Cowal Food Trail Argyll
For anyone who is passionate about food, Cowal offers the best of fresh, local produce. The sea lochs provide seafood caught daily and there's high-quality game and beef - include Highland cattle beef - from the hills. The thriving community of local producers create everything from smoked delicacies to local ales. And the many cafés, restaurants and pubs serve it all up in relaxed surroundings. Follow this food journey through Cowal to discover a feast of local food and drink. What could be more enjoyable than stumbling upon a hidden gem of a restaurant and trying the catch of the day? Plus there are lots of other things to see and do along the way.
Cairndow to Strachur
Start your journey at the famous Loch Fyne Oyster Bar & Restaurant, which sits at the head of Loch Fyne just under an hour’s drive from Glasgow. It’s a fabulous place to enjoy world-class seafood in lovely surroundings. There’s also a deli, where you can buy seafood, fish and other local produce and delicacies. The company started out in the 1970s, farming oysters in the clear waters of Loch Fyne and selling them direct to the public in a nearby lay-by. Today Loch Fyne Oysters still produces seafood in the loch, as well as smoking fish on site, all of which is served up in the restaurant and available to buy in the deli.
Fyne Ales Brewery, Shop & Bar is just along the road and well worth a visit. When leaving Loch Fyne Oysters, turn left on to the A83 and then take the second left and follow the winding road up Glen Fyne for a few minutes and you’ll find the brewery. As well as bar selling ales and home-cooked food, there's also a shop where you can buy the full range of bottle ales and mini casks, as well as beef from Fyne Ales' own herd of Highland Cattle. Take a tour with one of the expert brewers to see how the beers are made then learn about the beers through a tutored tasting. Afterwards, sit in the courtyard and enjoy the sun with a pint of your favourite beer and a steak pie.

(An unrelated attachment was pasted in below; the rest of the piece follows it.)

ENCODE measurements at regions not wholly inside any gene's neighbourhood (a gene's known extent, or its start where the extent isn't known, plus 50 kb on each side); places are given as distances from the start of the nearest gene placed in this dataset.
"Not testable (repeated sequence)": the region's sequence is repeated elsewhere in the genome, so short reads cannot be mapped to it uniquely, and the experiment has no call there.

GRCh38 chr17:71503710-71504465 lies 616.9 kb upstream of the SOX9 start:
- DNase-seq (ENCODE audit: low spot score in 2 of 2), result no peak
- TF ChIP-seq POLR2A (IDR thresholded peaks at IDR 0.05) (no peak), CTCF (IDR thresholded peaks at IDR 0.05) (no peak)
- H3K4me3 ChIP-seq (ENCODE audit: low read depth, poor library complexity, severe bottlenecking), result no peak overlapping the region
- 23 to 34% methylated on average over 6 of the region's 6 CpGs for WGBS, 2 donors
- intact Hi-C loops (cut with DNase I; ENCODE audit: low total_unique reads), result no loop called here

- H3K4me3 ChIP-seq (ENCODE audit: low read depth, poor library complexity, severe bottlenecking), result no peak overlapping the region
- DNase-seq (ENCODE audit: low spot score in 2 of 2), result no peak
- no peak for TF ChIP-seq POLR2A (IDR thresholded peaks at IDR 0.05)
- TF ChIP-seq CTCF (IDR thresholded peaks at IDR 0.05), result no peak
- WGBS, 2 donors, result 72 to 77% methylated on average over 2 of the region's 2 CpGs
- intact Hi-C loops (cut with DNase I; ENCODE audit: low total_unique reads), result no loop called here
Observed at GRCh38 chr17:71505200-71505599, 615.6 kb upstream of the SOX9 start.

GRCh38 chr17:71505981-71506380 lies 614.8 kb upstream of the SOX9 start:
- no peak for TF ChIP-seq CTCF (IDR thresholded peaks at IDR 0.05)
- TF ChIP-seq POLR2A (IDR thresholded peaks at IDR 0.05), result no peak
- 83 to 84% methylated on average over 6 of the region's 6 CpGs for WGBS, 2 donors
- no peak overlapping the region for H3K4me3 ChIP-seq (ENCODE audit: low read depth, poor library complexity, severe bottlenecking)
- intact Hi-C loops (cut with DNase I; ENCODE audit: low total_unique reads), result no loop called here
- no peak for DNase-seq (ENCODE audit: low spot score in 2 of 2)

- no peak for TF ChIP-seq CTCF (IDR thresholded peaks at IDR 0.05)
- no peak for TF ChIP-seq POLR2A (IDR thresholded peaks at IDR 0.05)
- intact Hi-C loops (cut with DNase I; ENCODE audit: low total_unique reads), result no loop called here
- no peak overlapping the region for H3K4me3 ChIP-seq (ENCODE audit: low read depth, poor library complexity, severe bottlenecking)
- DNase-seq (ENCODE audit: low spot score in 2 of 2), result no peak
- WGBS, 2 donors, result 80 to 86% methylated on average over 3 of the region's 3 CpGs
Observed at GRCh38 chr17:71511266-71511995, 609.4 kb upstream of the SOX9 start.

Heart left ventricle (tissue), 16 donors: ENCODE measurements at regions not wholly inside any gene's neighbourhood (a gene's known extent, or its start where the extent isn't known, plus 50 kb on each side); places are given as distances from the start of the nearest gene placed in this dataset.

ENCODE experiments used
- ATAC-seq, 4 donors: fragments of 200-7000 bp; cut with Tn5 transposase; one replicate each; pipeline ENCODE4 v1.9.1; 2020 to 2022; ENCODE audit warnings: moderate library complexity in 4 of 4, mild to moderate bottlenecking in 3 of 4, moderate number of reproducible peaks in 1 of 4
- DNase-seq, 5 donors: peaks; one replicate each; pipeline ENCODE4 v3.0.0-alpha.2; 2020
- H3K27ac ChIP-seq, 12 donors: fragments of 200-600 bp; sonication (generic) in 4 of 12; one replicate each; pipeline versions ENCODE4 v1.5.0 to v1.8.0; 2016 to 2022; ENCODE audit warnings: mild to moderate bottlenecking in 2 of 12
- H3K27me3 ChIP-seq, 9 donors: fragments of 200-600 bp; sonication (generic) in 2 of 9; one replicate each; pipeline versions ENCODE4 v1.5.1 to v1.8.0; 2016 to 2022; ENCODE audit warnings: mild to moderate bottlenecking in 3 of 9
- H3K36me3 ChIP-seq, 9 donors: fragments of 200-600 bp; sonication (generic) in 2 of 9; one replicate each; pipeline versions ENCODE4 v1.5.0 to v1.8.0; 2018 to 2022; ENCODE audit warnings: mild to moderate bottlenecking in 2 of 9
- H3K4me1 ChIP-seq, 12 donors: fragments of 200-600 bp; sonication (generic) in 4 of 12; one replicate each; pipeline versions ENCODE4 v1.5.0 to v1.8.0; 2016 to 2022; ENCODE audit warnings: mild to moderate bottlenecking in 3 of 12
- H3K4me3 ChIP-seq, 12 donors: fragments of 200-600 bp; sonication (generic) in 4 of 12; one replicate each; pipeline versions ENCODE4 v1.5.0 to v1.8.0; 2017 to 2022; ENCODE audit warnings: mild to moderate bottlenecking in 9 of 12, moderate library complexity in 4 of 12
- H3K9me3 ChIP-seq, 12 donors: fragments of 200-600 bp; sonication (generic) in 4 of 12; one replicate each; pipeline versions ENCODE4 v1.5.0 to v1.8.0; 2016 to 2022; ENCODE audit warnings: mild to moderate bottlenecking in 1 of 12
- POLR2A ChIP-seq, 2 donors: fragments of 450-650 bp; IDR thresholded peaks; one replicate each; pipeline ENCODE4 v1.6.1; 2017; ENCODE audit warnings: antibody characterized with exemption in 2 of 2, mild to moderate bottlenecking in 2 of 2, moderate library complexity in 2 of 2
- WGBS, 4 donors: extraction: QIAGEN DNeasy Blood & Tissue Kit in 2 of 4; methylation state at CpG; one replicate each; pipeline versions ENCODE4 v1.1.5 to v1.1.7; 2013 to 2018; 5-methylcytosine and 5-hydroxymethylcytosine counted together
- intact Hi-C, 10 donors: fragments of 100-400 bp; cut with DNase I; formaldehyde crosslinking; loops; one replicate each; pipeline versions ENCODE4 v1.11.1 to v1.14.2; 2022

Your next stop is the Creggans Inn at Strachur. You might want to visit Ardkinglas Woodland Gardens for a short stroll first. It’s a few minutes’ drive along the A83 towards Glasgow. Open all year round, there are some lovely trails with wonderful views of Loch Fyne, including a Gruffalo trail for the young. And if you fancy getting hands-on, cookery workshops are held throughout the year in the Edwardian Kitchen in Ardkinglas House.
Continue heading east along the A83 and then take the A815, which hugs the east bank of Loch Fyne, until you reach The Creggans Inn. There are two dining options at this warm and welcoming family-run hotel. MacPhunn's Bar & Restaurant is great for a relaxed meal while the 2 AA Rosette Loch Fyne Dining Room offers fine dining. You’ll find local, seasonal ingredients on the menu. Or why not just enjoy a dram in MacPhunns Bar? It’s named after 'half hung Archie' MacPhunn, the sheep stealer who after being hung in Inveraray for murder was revived by a dram.